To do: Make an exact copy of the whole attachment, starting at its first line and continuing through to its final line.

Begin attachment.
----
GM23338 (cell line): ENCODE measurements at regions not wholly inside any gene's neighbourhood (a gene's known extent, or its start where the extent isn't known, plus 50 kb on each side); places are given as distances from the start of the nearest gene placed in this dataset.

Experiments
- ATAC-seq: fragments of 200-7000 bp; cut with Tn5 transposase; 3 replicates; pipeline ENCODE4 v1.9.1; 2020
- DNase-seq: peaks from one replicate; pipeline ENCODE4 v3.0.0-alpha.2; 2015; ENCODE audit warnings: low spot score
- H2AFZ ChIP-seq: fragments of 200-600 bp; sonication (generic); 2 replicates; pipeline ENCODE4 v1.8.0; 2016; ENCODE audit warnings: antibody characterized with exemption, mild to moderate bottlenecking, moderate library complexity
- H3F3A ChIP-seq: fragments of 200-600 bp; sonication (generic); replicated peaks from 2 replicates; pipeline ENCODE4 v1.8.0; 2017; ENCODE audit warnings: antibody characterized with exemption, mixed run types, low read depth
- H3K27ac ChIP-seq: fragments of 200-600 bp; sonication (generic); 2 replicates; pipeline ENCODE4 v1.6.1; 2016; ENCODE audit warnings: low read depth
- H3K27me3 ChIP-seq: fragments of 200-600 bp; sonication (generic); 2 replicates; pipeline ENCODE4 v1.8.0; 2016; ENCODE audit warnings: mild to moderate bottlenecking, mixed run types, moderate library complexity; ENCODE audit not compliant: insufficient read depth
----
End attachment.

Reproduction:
GM23338 (cell line): ENCODE measurements at regions not wholly inside any gene's neighbourhood (a gene's known extent, or its start where the extent isn't known, plus 50 kb on each side); places are given as distances from the start of the nearest gene placed in this dataset.

Experiments
- ATAC-seq: fragments of 200-7000 bp; cut with Tn5 transposase; 3 replicates; pipeline ENCODE4 v1.9.1; 2020
- DNase-seq: peaks from one replicate; pipeline ENCODE4 v3.0.0-alpha.2; 2015; ENCODE audit warnings: low spot score
- H2AFZ ChIP-seq: fragments of 200-600 bp; sonication (generic); 2 replicates; pipeline ENCODE4 v1.8.0; 2016; ENCODE audit warnings: antibody characterized with exemption, mild to moderate bottlenecking, moderate library complexity
- H3F3A ChIP-seq: fragments of 200-600 bp; sonication (generic); replicated peaks from 2 replicates; pipeline ENCODE4 v1.8.0; 2017; ENCODE audit warnings: antibody characterized with exemption, mixed run types, low read depth
- H3K27ac ChIP-seq: fragments of 200-600 bp; sonication (generic); 2 replicates; pipeline ENCODE4 v1.6.1; 2016; ENCODE audit warnings: low read depth
- H3K27me3 ChIP-seq: fragments of 200-600 bp; sonication (generic); 2 replicates; pipeline ENCODE4 v1.8.0; 2016; ENCODE audit warnings: mild to moderate bottlenecking, mixed run types, moderate library complexity; ENCODE audit not compliant: insufficient read depth